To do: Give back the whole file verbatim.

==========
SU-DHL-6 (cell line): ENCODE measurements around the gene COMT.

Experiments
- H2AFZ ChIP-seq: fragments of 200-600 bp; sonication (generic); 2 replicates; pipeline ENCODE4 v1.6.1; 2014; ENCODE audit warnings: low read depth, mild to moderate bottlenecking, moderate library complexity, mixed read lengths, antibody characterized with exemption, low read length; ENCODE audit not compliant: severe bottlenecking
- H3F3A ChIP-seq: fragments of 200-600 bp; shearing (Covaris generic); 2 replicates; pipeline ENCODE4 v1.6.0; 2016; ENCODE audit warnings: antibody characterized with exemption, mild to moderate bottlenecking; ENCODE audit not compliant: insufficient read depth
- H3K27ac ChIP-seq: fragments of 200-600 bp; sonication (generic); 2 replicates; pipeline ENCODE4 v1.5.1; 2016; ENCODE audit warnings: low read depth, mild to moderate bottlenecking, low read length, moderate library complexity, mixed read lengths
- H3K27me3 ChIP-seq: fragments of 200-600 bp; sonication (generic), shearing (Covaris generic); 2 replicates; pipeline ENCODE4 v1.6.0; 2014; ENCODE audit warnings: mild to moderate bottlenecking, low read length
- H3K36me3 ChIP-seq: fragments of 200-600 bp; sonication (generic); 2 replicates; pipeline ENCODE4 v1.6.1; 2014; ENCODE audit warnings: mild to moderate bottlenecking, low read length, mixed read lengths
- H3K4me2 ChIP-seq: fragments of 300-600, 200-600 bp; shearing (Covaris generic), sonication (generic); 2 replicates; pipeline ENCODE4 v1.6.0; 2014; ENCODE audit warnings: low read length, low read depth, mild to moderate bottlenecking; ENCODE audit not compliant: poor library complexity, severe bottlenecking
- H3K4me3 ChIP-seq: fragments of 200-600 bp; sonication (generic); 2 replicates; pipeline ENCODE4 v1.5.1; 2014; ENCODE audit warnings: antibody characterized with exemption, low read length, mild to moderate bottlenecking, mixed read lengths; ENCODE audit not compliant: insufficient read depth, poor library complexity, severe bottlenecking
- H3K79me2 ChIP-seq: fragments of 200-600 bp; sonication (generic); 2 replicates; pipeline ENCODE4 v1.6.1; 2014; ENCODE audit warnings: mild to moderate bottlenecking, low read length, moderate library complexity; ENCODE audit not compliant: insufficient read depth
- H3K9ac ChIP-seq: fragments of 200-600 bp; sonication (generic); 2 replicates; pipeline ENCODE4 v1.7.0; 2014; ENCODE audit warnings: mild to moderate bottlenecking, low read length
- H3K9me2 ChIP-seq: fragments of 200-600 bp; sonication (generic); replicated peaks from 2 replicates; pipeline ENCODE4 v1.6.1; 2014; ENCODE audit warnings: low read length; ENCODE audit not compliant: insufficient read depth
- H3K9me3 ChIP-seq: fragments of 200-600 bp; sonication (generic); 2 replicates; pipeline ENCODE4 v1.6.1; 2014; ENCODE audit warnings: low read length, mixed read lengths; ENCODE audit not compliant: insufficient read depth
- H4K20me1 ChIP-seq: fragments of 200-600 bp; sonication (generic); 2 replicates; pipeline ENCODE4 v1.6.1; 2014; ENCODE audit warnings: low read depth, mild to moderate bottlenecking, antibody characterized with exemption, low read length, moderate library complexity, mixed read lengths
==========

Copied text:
SU-DHL-6 (cell line): ENCODE measurements around the gene COMT.

Experiments
- H2AFZ ChIP-seq: fragments of 200-600 bp; sonication (generic); 2 replicates; pipeline ENCODE4 v1.6.1; 2014; ENCODE audit warnings: low read depth, mild to moderate bottlenecking, moderate library complexity, mixed read lengths, antibody characterized with exemption, low read length; ENCODE audit not compliant: severe bottlenecking
- H3F3A ChIP-seq: fragments of 200-600 bp; shearing (Covaris generic); 2 replicates; pipeline ENCODE4 v1.6.0; 2016; ENCODE audit warnings: antibody characterized with exemption, mild to moderate bottlenecking; ENCODE audit not compliant: insufficient read depth
- H3K27ac ChIP-seq: fragments of 200-600 bp; sonication (generic); 2 replicates; pipeline ENCODE4 v1.5.1; 2016; ENCODE audit warnings: low read depth, mild to moderate bottlenecking, low read length, moderate library complexity, mixed read lengths
- H3K27me3 ChIP-seq: fragments of 200-600 bp; sonication (generic), shearing (Covaris generic); 2 replicates; pipeline ENCODE4 v1.6.0; 2014; ENCODE audit warnings: mild to moderate bottlenecking, low read length
- H3K36me3 ChIP-seq: fragments of 200-600 bp; sonication (generic); 2 replicates; pipeline ENCODE4 v1.6.1; 2014; ENCODE audit warnings: mild to moderate bottlenecking, low read length, mixed read lengths
- H3K4me2 ChIP-seq: fragments of 300-600, 200-600 bp; shearing (Covaris generic), sonication (generic); 2 replicates; pipeline ENCODE4 v1.6.0; 2014; ENCODE audit warnings: low read length, low read depth, mild to moderate bottlenecking; ENCODE audit not compliant: poor library complexity, severe bottlenecking
- H3K4me3 ChIP-seq: fragments of 200-600 bp; sonication (generic); 2 replicates; pipeline ENCODE4 v1.5.1; 2014; ENCODE audit warnings: antibody characterized with exemption, low read length, mild to moderate bottlenecking, mixed read lengths; ENCODE audit not compliant: insufficient read depth, poor library complexity, severe bottlenecking
- H3K79me2 ChIP-seq: fragments of 200-600 bp; sonication (generic); 2 replicates; pipeline ENCODE4 v1.6.1; 2014; ENCODE audit warnings: mild to moderate bottlenecking, low read length, moderate library complexity; ENCODE audit not compliant: insufficient read depth
- H3K9ac ChIP-seq: fragments of 200-600 bp; sonication (generic); 2 replicates; pipeline ENCODE4 v1.7.0; 2014; ENCODE audit warnings: mild to moderate bottlenecking, low read length
- H3K9me2 ChIP-seq: fragments of 200-600 bp; sonication (generic); replicated peaks from 2 replicates; pipeline ENCODE4 v1.6.1; 2014; ENCODE audit warnings: low read length; ENCODE audit not compliant: insufficient read depth
- H3K9me3 ChIP-seq: fragments of 200-600 bp; sonication (generic); 2 replicates; pipeline ENCODE4 v1.6.1; 2014; ENCODE audit warnings: low read length, mixed read lengths; ENCODE audit not compliant: insufficient read depth
- H4K20me1 ChIP-seq: fragments of 200-600 bp; sonication (generic); 2 replicates; pipeline ENCODE4 v1.6.1; 2014; ENCODE audit warnings: low read depth, mild to moderate bottlenecking, antibody characterized with exemption, low read length, moderate library complexity, mixed read lengths